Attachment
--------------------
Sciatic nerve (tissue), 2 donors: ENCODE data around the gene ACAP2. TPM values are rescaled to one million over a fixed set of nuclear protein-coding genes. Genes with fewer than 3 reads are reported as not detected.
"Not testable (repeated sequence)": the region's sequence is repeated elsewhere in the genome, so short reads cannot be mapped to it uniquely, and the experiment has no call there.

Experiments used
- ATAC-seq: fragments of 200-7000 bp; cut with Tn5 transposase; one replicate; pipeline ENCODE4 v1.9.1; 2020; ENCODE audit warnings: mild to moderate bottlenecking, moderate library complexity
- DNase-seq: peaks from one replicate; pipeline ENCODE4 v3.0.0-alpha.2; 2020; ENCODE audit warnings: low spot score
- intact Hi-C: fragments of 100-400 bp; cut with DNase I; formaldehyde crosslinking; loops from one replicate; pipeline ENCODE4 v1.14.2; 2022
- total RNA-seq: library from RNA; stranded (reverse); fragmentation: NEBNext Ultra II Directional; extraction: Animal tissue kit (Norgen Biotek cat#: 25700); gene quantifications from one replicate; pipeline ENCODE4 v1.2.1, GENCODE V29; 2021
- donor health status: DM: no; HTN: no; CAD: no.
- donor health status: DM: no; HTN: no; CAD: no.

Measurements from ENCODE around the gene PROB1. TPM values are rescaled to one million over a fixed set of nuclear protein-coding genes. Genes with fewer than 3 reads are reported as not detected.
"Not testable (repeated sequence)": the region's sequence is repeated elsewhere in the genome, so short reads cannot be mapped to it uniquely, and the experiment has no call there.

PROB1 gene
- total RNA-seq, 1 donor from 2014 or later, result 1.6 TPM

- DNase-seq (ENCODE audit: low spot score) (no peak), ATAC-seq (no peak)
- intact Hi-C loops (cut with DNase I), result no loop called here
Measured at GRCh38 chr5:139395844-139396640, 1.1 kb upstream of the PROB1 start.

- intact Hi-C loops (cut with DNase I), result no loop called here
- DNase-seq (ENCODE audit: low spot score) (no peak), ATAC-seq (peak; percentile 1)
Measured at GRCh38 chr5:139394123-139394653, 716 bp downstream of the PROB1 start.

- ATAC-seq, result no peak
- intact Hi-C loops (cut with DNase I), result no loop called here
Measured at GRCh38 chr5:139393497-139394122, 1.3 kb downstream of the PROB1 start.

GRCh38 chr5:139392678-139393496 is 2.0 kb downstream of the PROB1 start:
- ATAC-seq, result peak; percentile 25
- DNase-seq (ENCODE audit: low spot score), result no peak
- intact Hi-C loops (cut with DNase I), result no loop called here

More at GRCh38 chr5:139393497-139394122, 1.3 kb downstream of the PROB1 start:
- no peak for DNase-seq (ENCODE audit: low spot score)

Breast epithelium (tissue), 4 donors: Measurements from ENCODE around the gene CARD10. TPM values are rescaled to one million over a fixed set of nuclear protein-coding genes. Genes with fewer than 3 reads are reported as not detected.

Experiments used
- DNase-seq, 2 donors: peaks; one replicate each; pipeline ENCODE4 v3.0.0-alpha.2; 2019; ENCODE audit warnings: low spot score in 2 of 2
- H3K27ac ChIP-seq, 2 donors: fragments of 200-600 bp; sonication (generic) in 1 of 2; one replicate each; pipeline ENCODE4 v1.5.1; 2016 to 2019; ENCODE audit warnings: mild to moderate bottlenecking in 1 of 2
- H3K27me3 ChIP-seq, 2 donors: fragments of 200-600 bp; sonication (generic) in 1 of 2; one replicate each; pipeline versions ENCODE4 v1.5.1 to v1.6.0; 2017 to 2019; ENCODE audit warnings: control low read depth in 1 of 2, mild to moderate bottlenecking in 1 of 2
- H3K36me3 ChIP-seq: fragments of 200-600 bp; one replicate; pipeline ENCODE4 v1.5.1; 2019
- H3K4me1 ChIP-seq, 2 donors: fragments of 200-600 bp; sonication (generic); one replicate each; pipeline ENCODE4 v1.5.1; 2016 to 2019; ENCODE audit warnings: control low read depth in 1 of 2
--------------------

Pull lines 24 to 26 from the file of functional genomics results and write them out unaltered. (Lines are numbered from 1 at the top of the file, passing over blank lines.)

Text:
- ATAC-seq, result peak; percentile 25
- DNase-seq (ENCODE audit: low spot score), result no peak
- intact Hi-C loops (cut with DNase I), result no loop called here